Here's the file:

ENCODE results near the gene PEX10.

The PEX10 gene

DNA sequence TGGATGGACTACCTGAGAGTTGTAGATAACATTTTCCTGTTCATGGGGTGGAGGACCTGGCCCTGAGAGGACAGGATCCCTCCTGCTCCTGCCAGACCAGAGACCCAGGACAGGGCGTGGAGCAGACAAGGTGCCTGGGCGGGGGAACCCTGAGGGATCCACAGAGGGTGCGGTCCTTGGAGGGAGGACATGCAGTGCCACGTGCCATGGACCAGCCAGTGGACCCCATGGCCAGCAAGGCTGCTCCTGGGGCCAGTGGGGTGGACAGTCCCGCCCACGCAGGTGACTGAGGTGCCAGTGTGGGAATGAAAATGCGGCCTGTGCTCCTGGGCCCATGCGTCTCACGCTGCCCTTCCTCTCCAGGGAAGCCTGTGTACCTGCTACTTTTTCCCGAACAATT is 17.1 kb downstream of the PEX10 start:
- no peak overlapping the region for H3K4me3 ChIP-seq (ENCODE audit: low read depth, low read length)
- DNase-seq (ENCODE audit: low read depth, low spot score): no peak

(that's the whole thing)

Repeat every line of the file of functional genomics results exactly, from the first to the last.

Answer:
ENCODE results near the gene PEX10.

The PEX10 gene

DNA sequence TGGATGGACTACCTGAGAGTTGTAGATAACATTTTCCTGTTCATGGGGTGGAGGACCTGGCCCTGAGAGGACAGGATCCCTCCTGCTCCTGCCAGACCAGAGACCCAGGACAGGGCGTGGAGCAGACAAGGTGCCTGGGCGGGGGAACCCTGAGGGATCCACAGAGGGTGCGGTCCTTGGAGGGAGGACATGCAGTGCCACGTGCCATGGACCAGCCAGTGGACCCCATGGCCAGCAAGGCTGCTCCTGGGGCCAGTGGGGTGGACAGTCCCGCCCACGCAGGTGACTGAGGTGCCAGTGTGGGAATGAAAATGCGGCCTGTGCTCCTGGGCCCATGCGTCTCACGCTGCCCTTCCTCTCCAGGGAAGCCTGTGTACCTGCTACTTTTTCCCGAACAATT is 17.1 kb downstream of the PEX10 start:
- no peak overlapping the region for H3K4me3 ChIP-seq (ENCODE audit: low read depth, low read length)
- DNase-seq (ENCODE audit: low read depth, low spot score): no peak